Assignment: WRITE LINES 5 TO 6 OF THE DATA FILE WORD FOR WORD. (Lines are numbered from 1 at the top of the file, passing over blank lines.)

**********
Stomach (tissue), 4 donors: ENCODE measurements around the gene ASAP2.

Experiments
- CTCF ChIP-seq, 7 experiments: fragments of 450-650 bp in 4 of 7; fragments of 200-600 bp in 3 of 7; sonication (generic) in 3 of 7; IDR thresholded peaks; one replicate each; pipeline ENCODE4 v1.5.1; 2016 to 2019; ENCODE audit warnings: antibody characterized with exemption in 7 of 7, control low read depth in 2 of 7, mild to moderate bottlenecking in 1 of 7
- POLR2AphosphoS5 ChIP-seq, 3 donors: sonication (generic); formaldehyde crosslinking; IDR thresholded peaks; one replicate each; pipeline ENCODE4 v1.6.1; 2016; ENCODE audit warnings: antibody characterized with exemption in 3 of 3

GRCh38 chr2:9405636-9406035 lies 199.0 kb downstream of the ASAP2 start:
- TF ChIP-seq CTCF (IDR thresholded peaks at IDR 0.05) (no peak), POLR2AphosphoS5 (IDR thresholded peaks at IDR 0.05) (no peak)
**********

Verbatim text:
GRCh38 chr2:9405636-9406035 lies 199.0 kb downstream of the ASAP2 start:
- TF ChIP-seq CTCF (IDR thresholded peaks at IDR 0.05) (no peak), POLR2AphosphoS5 (IDR thresholded peaks at IDR 0.05) (no peak)